Today’s most economic large-scale storage systems with high efficiency are pump-storage devices [58]. They consist of an upper and a lower reservoir where power is used to pump up water at times when abundant power is available, and they produce hydropower when there is a power demand. Pump-storage devices have an efficiency of typically 80%. The maximum charging and discharging power depends on the size of the pumps and can be very large. The capacity of the pump-storage plant depends on the height difference of the upper and the lower basin, and on the effective volume of the lake. To have large capacities, pump storage is often built in mountains with large height differences. Alternatively, it requires large area storage lakes or large rivers. One option is to use an ocean as the lower basin at the edge of a steep coast. Other unusual options are to use a large basin that is sub-sea-level as lower basin (as available e.g. in the south of Morocco) or to disconnect a “Fjord” (e.g. in Norway) by a dam from the sea and use seawater that is pumped in or out. These kinds of seawater pump-storage plants could have huge capacity, but their environmental impact may be large.

Plans for the construction of new pump-storage plants often affect recreation areas or nature protection areas. This may be disliked by the population and/or excluded by law. Some experiments have been made to use abandoned mines for underground pump-storage plants. When the mines are deep enough, they can act at the same time as geothermal energy supply. The problem with abandoned mines is that they often are not suitable because they have solvable wall materials or are not tight and too ramified. The more economic approach is to build new, dedicated, deep (e.g. 2000 m) shafts in suited rocks for underground pumped-storage hydropower stations [59].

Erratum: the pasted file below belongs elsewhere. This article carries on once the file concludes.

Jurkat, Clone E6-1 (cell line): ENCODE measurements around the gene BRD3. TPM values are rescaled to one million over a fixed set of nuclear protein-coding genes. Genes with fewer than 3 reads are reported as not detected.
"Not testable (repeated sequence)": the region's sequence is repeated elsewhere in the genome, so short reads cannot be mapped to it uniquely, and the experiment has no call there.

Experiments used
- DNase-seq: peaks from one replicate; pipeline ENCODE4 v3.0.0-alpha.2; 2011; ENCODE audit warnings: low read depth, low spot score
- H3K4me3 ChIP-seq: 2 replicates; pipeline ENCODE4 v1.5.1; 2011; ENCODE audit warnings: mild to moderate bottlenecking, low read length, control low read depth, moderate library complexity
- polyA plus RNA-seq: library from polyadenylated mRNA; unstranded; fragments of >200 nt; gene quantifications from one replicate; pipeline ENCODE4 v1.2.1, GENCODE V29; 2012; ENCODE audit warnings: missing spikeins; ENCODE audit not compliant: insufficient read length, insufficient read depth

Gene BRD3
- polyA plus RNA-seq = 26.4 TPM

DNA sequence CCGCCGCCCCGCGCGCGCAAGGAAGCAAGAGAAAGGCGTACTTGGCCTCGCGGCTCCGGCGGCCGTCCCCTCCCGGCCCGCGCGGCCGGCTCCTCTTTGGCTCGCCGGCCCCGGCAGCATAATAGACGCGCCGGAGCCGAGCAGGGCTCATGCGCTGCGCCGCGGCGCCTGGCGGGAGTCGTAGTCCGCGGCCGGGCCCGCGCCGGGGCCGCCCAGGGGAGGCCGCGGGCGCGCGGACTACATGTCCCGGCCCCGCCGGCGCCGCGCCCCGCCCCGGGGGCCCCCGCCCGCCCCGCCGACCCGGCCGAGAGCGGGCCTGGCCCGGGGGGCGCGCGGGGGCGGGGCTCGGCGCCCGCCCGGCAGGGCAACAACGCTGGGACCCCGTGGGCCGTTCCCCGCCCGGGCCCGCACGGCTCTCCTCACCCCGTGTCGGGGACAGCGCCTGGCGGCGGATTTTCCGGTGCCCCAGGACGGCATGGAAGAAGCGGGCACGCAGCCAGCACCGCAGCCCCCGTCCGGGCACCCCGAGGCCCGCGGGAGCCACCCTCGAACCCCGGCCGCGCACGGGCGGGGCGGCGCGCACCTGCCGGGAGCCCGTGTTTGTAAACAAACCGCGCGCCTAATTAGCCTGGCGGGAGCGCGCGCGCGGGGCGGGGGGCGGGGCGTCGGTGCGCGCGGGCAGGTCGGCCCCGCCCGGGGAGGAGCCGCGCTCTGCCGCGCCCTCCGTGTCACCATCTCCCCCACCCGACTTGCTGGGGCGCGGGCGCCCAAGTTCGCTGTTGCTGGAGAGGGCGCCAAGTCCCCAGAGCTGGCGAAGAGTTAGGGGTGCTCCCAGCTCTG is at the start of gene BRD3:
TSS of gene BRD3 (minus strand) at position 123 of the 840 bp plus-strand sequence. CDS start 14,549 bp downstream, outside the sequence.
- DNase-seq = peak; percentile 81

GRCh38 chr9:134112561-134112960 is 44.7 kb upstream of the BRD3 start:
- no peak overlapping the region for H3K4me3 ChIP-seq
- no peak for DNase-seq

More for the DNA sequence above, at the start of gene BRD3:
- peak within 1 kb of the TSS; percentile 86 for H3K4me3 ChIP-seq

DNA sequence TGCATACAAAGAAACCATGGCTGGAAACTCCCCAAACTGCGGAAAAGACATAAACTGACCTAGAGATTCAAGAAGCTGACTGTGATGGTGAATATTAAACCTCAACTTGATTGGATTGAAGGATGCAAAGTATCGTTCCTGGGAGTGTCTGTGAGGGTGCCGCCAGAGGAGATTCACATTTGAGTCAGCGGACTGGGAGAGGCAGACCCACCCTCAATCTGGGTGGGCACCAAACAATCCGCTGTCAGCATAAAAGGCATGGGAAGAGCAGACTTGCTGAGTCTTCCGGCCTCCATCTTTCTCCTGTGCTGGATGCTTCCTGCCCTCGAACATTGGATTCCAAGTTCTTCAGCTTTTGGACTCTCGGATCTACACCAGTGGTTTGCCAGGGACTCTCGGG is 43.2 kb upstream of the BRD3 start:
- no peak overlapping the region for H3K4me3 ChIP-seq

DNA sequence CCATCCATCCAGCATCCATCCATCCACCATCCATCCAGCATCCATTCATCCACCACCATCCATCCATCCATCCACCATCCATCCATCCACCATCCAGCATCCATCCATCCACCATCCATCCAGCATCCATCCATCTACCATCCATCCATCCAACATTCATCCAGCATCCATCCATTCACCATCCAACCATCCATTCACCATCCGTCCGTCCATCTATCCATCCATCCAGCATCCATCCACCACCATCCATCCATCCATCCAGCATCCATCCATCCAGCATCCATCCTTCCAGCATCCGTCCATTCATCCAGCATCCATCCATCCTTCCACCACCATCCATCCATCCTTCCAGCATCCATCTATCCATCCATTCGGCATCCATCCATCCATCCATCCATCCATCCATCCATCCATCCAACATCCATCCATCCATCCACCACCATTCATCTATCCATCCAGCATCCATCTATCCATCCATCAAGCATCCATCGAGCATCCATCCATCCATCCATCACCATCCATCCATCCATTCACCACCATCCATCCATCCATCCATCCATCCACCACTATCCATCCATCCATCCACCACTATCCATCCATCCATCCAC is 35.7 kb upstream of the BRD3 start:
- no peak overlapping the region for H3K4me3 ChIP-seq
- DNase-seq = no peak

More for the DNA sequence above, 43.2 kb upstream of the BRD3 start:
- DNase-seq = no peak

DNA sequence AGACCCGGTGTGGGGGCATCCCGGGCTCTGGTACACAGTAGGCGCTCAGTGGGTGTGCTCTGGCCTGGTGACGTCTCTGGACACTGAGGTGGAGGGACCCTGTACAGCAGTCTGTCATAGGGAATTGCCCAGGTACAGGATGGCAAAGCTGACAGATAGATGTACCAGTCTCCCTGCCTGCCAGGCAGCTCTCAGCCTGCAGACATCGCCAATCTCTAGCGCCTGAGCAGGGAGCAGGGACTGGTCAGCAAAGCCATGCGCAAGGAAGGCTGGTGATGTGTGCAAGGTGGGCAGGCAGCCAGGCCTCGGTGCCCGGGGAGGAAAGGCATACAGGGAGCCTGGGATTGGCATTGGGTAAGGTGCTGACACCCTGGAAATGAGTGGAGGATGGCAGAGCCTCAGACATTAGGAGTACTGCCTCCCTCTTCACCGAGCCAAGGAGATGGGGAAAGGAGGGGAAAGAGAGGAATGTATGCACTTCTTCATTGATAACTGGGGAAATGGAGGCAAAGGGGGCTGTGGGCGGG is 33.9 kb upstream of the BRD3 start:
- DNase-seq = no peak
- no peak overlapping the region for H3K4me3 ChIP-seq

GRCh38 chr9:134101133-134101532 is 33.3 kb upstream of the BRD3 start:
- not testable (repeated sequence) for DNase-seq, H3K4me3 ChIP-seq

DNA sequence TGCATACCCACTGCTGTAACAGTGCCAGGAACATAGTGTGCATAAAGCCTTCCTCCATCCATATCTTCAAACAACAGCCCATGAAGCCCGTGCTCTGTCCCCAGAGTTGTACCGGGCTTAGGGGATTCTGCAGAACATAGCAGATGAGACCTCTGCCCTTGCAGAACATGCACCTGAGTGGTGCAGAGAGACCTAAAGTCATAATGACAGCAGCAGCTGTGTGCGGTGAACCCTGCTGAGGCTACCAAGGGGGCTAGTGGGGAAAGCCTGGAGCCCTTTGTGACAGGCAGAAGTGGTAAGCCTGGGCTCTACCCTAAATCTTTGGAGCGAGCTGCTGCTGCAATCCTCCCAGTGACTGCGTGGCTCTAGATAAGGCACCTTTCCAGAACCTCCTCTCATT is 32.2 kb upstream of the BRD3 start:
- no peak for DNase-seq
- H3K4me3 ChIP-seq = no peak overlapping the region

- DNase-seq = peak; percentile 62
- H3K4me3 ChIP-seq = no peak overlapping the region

Another option is to go under water instead of under ground: In this approach, large concrete sub-marine bowls are anchored in deep sea (e.g. at −2000 m, see Fig. 3.14) [60]. Electric pumps evacuate the seawater. The energy stored in the evacuated bowls depends on the volume and the water pressure. At a depth of 2000 m the energy density of such a bowl equals the energy density of a natural gas storage tank at normal pressure and of the same volume. The energy can be recovered by using the pumps as generators during the refill of the bowls. The advantage of the bowls compared to gas storage is the good turn-around efficiency of the order of 85%.

Fig. 3.14
figure 14

A new idea for pump-storage are large sub-marine bowls that are anchored in deep-sea and which act as efficient pumped-storage hydropower station [61]